A blog where one NaNoWriMo Seattle Duck posts the chapters of the novels she never wants published for people to enjoy in the literary abandon.

Sunday, September 16, 2012

Red Sandstorms Chapter 18

I squinted in the direction of my desk, seeing a form hunched over textbooks in the desk light. Groaning, I tried to burrow under my blankets but gave up as my feet became uncovered. Forcing myself out of bed I walked over and stood behind my sister.
            “Max, it’s three in the morning, get some sleep,” I said, reaching for the lamp. Her hand shot out and batted mine away.

            “I have to finish these case studies. Once I do that and write up my infield solutions, I’ll go to bed. Class isn’t until eleven,” she explained, looking at me briefly.
            “How long till the final exam?” Max strained to see the clock before finally turning to me.
            “One week, thirteen hours and forty-three minutes,” she said, returning to her writing. Nodding, I turned and disappeared for several minutes. Returning, I set several items next to her. “Hot cocoa and a sandwich to fuel your brain,” I said, tapping her head.
            “Thanks,” Max said, scribbling down a few notes and then continuing to write her paper. Scratching my back, I shuffled back to my bed and flopped down. It was not easy getting back to sleep with the light on, no matter how much I wanted to. Eventually the lamp clicked off and I could hear her amble to her bed. My eyes remained open long after I could tell Max had fallen asleep—her breathing evened out and left me awake in silence for what felt like hours. At some point I must have drifted into a doze for hearing my sister move about the room gathering her books woke me.
            “—time is it?” I said from under my pillow.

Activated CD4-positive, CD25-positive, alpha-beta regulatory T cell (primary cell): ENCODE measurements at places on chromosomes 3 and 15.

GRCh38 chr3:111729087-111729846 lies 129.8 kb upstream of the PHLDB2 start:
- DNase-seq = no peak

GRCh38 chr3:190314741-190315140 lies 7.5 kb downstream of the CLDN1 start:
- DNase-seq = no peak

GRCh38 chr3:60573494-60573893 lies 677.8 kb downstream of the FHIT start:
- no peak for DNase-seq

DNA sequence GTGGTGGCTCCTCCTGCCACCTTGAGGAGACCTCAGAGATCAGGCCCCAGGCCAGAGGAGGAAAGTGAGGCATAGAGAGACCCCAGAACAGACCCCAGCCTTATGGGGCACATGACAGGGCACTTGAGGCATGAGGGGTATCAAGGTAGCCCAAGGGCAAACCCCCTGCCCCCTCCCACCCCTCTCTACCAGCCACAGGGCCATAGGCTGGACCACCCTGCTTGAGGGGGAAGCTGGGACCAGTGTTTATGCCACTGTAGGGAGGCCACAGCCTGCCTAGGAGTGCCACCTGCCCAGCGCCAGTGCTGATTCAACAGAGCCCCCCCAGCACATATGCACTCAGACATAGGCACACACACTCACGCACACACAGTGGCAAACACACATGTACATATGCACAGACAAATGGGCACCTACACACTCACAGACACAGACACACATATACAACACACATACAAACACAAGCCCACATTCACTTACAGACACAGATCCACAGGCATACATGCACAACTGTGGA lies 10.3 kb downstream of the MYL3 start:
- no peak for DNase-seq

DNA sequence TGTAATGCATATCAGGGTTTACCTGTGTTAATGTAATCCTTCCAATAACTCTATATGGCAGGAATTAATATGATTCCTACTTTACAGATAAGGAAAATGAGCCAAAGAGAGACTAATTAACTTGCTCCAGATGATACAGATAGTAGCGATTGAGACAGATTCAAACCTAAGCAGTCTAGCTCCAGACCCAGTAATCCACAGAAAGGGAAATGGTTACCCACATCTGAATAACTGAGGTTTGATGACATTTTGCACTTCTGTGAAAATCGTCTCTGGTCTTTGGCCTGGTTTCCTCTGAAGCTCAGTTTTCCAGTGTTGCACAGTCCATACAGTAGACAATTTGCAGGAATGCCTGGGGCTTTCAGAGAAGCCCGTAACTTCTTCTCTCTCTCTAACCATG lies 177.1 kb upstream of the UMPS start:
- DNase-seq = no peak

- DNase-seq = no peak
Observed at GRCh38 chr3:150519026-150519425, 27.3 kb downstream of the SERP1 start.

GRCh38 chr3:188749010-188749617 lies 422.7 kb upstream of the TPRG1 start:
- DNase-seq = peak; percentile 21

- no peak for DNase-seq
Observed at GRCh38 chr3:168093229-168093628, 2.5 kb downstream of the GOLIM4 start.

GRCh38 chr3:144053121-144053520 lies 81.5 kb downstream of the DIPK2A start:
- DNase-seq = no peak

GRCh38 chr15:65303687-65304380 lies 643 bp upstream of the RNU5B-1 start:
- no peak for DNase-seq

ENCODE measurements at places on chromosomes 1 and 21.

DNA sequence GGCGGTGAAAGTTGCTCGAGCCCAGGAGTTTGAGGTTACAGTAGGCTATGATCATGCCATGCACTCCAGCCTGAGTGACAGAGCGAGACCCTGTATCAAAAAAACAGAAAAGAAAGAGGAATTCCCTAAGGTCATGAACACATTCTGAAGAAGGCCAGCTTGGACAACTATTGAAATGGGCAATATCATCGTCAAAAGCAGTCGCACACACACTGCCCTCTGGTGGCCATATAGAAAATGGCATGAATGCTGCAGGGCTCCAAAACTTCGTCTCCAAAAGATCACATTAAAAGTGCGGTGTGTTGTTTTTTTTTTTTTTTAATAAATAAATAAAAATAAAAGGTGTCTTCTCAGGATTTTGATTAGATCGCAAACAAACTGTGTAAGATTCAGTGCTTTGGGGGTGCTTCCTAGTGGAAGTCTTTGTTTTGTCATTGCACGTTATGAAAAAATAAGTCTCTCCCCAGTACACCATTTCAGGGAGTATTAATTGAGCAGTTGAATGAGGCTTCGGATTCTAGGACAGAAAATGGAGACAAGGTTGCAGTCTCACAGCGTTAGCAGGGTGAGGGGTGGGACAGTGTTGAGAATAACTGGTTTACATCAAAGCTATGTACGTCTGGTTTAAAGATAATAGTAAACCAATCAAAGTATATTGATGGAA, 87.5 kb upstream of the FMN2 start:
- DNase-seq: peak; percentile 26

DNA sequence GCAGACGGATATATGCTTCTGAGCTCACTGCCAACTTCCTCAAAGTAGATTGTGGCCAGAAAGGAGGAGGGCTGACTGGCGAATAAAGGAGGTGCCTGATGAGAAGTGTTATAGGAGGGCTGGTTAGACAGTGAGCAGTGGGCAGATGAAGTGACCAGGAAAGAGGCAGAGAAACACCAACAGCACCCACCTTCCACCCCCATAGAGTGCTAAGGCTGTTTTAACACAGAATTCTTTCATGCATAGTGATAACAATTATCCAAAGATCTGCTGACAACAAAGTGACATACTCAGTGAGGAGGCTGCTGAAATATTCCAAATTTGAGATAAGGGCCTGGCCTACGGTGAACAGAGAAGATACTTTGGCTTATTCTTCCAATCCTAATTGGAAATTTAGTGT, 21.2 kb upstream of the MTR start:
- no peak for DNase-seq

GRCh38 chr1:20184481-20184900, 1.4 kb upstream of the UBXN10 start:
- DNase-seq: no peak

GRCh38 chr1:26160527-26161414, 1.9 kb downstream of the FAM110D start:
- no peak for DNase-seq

“Nine in the morning,” Max said, her pen scratching on the paper in what sounded to be a hurry. Sitting up, I looked up and saw her once again writing. “Breakfast is on the desk,” she said, gesturing from her bed to the desk by the window. I yawned and slipped out of bed, hugging myself as my feet hit the cold wood floor.
            “Still working on that thing?” I pulled the chair to face her and sat down taking a sip of the coffee.
            “Nope, finishing paperwork for other things—my application actually,” she said, her eyes skimming across the page a few times before she returned to writing. Observing my sister for a few moments, I looked down and continued eating. The food was surprisingly still warm, at least slightly, but I didn’t really mind. As long as it was food, I was happy. Finishing it all, I sat back and stretched a bit. Although being in the military got me used to getting up super early, I still felt a bit sleepy. It felt good to at least sleep in a bit. Work wasn’t until later, surprisingly enough. Forcing myself to get up, I gathered my toiletries—which included a towel, bar of soap and toothbrush—and left for the bathrooms.